Bricklayers Arms

Flaunden, Hertfordshire

Good Pub Guide - Recommended

Good Pub Guide Recommended

Contact Details

Bricklayers Arms, Hogpits Bottom, Flaunden, Hemel Hempstead, Hertfordshire, HP3 0PH

(01442) 833322

Opening Hours

Weekdays: 12-11.30 (midnight Sat)

Saturday: Contact pub for details

Sunday: 12-9.30


4 miles from M25 junction 18; village signposted off A41 - from village centre follow Boxmoor, Bovingdon road and turn right at Belsize, Watford signpost into Hogpits Bottom

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Good Pub Guide Recommended

Cosy country restaurant with fairly elaborate food; very good wine list

This civilised 18th-c dining pub was once two cottages and there are signs of this inside. It's mainly open-plan with stubs of knocked-through oak-timbered walls indicating the original room layout, and the well refurbished low-beamed bar is snug and comfortable, with a roaring log fire in winter. Stools line the brick counter where they keep Paradigm Touch Point, Tring Side Pocket for a Toad and Vale VPA on handpump, an extensive wine list with 20 by the glass and a good choice of spirits; background music. In summer, the terrace and beautifully kept old-fashioned garden have seats and tables. Just up the Belsize road, a path on the left leads through delightful woods to a forested area around Hollow Hedge. The pub is just 15 minutes by car from the Warner Bros Studios where the Harry Potter films were made; you can tour the studios but must book in advance.

Licensee Information

Alvin Michaels

What the licensee says

The picturesque Bricklayers Arms is an award winning 18th century, ivy clad, flint built listed building with low oaked beams and log fire. It has a lovely garden, tucked away in the beautiful tiny Hertfordshire village of Flaunden between Chipperfield and Latimer. Over the past six years, The Bricklayers Arms has certainly gained an excellent reputation for its English traditional and French Fusion menu created by its Michelin trained chef, Claude Paillet (twice awarded "Chef of the Year"). You can enjoy the same menu throughout the restaurant and pub daily with dishes ranging at lunchtime from their famous smoked fish plate (all smoked on the premises), home made terrines to their traditional Haddock in Tring ale batter; 21 day aged fillet Steaks and local fillet of rare breed pork.There's a carefully selected wine list of 140 wines to suit all budgets and tastes and local ales to taste.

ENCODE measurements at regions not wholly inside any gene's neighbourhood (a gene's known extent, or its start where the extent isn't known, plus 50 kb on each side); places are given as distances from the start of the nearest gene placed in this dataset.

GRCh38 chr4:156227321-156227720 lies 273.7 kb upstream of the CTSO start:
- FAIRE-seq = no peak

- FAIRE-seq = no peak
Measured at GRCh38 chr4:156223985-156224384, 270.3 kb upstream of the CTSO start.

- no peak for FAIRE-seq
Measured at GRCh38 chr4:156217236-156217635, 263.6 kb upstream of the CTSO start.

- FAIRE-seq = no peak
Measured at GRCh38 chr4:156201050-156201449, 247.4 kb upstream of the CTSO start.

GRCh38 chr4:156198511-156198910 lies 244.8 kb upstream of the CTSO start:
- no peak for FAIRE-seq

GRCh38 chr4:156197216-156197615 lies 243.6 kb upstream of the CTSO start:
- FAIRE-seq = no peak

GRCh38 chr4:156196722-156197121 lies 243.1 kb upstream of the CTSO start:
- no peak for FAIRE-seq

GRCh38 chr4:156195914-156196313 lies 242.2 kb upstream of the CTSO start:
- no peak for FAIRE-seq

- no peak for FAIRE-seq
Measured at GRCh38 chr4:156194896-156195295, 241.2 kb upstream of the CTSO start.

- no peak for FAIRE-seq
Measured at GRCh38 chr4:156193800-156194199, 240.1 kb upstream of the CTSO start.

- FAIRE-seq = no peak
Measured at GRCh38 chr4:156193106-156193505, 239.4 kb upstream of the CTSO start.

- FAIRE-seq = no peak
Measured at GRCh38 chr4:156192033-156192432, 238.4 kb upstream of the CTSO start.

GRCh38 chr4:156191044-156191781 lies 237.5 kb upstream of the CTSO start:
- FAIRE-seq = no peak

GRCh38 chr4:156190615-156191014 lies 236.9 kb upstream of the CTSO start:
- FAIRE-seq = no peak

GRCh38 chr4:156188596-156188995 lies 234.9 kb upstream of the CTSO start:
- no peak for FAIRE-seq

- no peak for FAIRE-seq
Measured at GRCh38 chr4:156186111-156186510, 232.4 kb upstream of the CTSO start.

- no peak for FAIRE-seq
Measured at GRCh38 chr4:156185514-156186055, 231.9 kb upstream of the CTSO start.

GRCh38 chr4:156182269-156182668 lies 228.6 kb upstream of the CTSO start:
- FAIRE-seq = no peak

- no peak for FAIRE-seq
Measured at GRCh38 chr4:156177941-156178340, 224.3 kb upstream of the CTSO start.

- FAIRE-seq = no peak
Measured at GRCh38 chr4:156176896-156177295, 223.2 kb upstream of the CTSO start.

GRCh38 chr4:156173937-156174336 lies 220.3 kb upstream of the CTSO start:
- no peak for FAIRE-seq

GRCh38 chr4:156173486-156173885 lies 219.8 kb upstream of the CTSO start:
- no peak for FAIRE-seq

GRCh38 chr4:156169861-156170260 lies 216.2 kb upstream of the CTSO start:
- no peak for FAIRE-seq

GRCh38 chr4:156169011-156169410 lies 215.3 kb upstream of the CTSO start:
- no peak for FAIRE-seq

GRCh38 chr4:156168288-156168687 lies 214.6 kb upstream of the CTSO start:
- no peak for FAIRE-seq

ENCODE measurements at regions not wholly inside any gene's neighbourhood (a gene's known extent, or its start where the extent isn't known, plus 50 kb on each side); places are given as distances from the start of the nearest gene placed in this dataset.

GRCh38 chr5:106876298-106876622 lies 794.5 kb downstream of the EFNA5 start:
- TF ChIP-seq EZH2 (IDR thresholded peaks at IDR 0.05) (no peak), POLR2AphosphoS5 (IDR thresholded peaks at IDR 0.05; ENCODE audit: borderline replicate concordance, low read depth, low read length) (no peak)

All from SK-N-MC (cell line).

Good Pub Guide Recommended

Wine Award

Wine Award

Food Award

Food Award


Accepts Credit Cards

Accepts Credit Cards

Meals & Snacks

Meals & Snacks

Cask Ales

Cask Ales

Background Music

Background Music

Dogs at the bar

Dogs at the bar

Dedicated children area

Dedicated children area

Ratings and Reviews

4 / 5 - 65 votes cast

Margo Finlay

26 September 2017

We visited for a family Sunday late lunch and had a very enjoyable time in this very busy lovely traditional country pub. The staff were very friendly and helpful and the food very good.

Previous Reviews